“Sir, your wife is calling”, my secretary whispered into my ear. I sat with some of the agents on our M&A team, talking with a suaver-than-average kid who hoped to sell his company to us. I wasn’t sold, but one of the junior executives, who’d made a name for herself with some good picks earlier, was pushing for us to talk to these guys. I heard her out.
I excused myself from the room briefly, and saw the dismay in the young founder’s eyes. He smiled and pursed his lips. The kid has talent, sure, but either he doesn’t have the ability to read a room and see when he’s pushed too far – or else he’s just really pushy. I’ve made the mistake of acquiring pushy teams before, and this company seemed like it could be another mistake waiting to happen. And yet… these guys had arguably the best neurointerface on the market, and they’d locked down the pre-teen segment with their implicit thought network. All the metrics were off the charts, and people were saying their “emotional web” even took some of the drama out of being an adolescent. I found that hard to believe, but then again, it’d been a few decades since I was an adolescent myself.
I got to a quiet room, looking out over market street, and tapped on my phone. I liked watching people scurry about the street below while I talked in that room – you get a different perspective on things when you’re five stories up, and the sound of the dude drumming on a bucket blends in with the clank-clank-clank of the cable cars.
“Hi Baby,” I cooed into the phone, “How are you? Is everything Ok?”
“It’s Oliver”, she sighed. “He’s upset because Mister Sparkles ran away this afternoon. I told him you were busy, but he really wanted to talk to you. You know how he is.”
“It’s okay, baby. I can always use a break from these meetings. Put him on the phone, please.”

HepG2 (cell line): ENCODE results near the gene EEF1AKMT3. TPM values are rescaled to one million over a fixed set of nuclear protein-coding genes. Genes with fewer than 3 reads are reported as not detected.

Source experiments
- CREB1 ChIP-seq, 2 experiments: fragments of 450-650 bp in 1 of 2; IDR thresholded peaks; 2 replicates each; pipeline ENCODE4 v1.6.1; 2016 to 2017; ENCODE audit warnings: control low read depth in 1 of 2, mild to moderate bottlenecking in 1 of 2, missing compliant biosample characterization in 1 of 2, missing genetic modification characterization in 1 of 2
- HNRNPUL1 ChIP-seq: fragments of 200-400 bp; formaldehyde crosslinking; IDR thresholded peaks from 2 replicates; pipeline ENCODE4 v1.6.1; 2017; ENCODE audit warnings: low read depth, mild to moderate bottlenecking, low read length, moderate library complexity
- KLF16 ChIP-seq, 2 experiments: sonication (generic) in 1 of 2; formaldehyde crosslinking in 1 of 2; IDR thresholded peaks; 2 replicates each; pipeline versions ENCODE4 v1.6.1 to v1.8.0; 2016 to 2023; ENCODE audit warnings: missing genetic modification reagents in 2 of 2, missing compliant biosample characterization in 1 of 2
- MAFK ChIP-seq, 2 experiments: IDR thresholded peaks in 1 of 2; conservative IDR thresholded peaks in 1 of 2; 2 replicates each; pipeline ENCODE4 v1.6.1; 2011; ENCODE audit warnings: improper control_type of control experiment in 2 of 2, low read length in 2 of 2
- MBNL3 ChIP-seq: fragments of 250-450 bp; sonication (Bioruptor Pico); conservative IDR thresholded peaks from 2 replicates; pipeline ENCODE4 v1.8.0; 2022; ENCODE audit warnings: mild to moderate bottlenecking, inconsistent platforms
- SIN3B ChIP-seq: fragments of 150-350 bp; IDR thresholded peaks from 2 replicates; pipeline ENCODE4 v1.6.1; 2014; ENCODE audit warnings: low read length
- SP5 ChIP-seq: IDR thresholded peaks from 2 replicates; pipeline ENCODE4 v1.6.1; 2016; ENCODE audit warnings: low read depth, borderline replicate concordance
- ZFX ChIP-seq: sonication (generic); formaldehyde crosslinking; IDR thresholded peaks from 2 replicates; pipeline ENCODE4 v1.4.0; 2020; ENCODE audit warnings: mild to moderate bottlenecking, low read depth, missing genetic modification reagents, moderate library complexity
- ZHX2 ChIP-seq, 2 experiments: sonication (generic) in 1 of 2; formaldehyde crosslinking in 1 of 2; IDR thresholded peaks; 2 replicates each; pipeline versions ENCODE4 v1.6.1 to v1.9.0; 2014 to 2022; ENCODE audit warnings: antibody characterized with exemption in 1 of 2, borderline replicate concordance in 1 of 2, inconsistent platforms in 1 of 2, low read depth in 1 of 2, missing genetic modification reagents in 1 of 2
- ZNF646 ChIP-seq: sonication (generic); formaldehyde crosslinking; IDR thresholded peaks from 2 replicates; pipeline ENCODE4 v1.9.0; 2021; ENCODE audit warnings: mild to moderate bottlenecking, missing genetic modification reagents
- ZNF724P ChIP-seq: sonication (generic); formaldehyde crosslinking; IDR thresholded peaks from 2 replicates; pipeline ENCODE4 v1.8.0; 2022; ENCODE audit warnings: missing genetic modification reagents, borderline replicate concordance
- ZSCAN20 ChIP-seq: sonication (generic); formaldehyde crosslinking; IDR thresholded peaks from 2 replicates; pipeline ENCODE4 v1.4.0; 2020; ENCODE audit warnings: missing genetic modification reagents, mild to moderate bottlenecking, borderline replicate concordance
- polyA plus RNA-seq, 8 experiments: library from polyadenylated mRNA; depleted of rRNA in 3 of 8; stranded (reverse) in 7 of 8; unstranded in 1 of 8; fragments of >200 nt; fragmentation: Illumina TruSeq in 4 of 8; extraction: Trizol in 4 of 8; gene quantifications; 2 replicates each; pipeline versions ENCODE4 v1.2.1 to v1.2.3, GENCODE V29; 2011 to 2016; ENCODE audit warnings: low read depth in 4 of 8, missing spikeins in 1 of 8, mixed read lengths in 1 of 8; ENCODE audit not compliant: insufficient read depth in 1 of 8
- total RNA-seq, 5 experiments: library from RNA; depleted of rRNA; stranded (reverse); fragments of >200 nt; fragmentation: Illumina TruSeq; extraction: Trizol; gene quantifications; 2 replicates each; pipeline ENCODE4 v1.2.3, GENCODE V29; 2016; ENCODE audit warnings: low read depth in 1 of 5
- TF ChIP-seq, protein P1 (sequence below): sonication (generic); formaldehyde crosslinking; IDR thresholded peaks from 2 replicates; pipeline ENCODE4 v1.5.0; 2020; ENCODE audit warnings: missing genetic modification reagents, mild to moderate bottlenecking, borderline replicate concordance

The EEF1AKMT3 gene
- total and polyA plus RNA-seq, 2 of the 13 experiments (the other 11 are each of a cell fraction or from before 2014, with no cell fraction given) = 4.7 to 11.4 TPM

I talked with my son.
For a few minutes that Thursday afternoon, the goings on inside this office – normally so full of importance and meaning – were as irrelevant to me as the hurried pedestrians trying to make their way across market while the walk sign was on. I talked to my son, an endless source and sink of love, a reminder of the goodness of this world.
He felt sad, he told me. Sad because he loved Mister Sparkles, our cat who had run away. I told him I felt sad too, but that It was OK to be sad sometimes. He told me he thought Mister Sparkles might be mad at him for playing too rough. I told him that Mister Sparkles probably saw a mouse or a bird and chased it because he was excited. Oliver seemed to take heart in that, and told me he was going to build a new house for Mister Sparkles, from the cardboard box that our latest hologram projector came in. If you get one of those things, by the way – make sure you get a good subwoofer to go with it – it really makes the reds richer when the overtone sequence is turned up. I told Oliver that was a great idea.
I talked to my wife for a minute, and thanked her for calling me. I told her I loved her, and went back in to talk about buying this 17 year old’s neurotechnology company for a few billion dollars. He’s just young, that’s all. Nobody who was that pushy would have frowned briefly, the way he did when I left – as if he thought I was going to handle a fifty-billion dollar purchase instead of his company.
Let’s do it, I said, and smiled. He smiled back, and I guess that was history.
“Agent fifty seven,” announced the magistrate, “Your presence is no longer required. We have received word from the Orangutan network that the purchase is complete, and our agent has entered the appropriate ecosystem. You may return to your human. You may appreciate an upgraded habitat, but this has not been confirmed by our avian sensor networks.”
Her face softened, then, whiskers arcing up and out in a grin, with a slight tilt to her head. “Out of curiosity, what does he call you?”
“Mister Sparkles,” said the agent, and they both laughed.